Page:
Nov. 10th. 3:00pm. Mcminnville Community Center, 600 NE Evans Street, McMinnville. Veterans Day Band Concert.

Sponsored by the Department of Music for the 150th anniversary of the Gettysburg Address and honor veterans and the armed forces. Ninety-plus musicians from Linfield and McMinnville as well as Mike Donahue (retired Channel 6 newscaster) will present music of the civil war including a musical arrangement of the Gettysburg Address, Ashokan Farewell, and Copland's A Lincoln Portrait. The event will also include various speakers, a presentation of the nation's colors by the Pacific Northwest Council of Civil War Re-enactors, and a presentation of antebellum clothing and fashioin. Canned food will be collected as admission for all audience members. Price is free.

Contact: Shelly Sanderlin: or 503-883-2275. Contact Joan Paddock at



Feb. 10th - 15th. Gender Equity Week.

Feb. 10th. 10:30am - 4:00pm. Fred Meyer Lounge. "I Need Feminism Because..." campaign.

Sponsored by LAB and SAGE (Student Advocates for Gender Equality).

Feb. 11th. 6:30pm. Riley 201. "Women and Power" panel.

PLACE and SAGE present the panel "Women and Power," featuring Susan Agre-Kippenhan, Vice President for Academic Affairs/Dean of Faculty; Dawn Nowacki, Professor of Political Science; Susan Sivek, Professor of Mass Communications; and Amy Miller, Professor of Sociology. The panel will explore power as it is constructed through  various aspects of women's and men's lives, both historically and in the present.  The concept of power is problematic in the first place.  What does it mean?  Second, the definitions of power are contested. Women's movements have sought to re-define it as "power with" rather than "power over."  How successful have they been in reframing and implementing a more horizontal, collaborative kind of power? Third, where is power located, and in what ways are these locations connected? Our panelists will discuss power in relationships and families, in media and literary representations,  in social and political structures domestically and internationally, and across time.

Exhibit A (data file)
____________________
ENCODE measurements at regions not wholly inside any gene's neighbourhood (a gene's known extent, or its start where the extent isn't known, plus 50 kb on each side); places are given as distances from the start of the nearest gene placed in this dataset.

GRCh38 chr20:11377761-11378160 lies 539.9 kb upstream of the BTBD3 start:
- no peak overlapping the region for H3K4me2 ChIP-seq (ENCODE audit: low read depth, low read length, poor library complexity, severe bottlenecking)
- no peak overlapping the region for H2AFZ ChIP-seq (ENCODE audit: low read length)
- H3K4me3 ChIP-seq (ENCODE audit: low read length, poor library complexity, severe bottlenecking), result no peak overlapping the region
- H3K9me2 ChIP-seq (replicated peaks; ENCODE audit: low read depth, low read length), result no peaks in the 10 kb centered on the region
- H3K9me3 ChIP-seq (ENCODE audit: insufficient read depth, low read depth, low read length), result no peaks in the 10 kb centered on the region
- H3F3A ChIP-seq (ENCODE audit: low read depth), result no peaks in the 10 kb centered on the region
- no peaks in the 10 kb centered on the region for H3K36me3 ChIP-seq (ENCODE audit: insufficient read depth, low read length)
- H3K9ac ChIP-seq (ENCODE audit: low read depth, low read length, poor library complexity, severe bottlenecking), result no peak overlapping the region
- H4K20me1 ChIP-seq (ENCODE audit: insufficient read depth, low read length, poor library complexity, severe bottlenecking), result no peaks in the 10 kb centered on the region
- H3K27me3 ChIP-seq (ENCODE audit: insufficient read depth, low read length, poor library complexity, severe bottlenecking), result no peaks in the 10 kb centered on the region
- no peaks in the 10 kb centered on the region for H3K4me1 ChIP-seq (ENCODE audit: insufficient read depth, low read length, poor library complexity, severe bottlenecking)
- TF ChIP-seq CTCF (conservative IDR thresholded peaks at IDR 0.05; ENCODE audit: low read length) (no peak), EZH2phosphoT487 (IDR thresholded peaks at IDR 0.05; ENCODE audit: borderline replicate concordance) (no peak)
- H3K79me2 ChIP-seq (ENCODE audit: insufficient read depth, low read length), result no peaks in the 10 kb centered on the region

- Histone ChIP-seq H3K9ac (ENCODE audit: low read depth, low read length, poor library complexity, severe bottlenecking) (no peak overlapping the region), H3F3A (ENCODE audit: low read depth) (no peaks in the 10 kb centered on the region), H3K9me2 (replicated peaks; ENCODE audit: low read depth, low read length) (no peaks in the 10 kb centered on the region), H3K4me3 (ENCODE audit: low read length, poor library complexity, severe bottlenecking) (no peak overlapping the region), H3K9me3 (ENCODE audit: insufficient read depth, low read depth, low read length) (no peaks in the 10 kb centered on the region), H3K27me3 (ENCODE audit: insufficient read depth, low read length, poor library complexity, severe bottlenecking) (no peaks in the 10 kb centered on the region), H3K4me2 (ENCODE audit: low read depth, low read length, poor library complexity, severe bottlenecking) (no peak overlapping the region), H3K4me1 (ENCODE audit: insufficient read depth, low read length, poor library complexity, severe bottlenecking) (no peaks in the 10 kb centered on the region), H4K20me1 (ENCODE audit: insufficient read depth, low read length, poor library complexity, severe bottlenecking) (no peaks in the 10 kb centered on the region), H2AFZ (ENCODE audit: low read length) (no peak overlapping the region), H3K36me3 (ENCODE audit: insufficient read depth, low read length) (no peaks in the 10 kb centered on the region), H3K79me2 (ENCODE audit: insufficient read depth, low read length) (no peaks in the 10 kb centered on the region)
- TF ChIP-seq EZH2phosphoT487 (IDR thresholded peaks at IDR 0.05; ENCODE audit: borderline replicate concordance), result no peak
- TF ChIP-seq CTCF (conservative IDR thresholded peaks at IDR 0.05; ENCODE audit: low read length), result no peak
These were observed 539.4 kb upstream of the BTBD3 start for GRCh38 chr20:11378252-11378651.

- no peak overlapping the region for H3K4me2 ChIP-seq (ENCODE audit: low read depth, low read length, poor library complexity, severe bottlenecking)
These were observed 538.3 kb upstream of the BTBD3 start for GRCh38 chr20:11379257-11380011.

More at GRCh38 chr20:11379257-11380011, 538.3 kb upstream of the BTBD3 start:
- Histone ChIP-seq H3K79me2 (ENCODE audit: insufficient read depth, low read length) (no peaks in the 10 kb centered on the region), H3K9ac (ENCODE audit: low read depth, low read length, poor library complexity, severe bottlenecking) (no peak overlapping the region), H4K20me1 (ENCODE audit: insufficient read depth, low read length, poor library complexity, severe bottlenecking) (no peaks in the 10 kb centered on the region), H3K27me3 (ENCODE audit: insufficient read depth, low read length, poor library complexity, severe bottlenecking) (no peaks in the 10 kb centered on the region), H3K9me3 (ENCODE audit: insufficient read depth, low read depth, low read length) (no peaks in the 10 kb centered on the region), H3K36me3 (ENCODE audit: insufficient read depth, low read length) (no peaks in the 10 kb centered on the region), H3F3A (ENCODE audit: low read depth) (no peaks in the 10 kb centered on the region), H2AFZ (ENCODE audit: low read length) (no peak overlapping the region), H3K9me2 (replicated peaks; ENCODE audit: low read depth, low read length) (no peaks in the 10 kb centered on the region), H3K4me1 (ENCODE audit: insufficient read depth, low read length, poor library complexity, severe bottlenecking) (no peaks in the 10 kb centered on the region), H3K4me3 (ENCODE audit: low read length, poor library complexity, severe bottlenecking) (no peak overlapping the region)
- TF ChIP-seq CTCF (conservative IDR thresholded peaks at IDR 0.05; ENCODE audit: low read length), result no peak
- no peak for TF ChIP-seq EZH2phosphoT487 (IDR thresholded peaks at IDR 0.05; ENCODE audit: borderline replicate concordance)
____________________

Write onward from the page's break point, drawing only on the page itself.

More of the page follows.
Feb. 13th. 11:45pm. Riley 201. Pizza and Politics - War, International Politics, and Gender: A Conversation with Dr. Cynthia Enloe.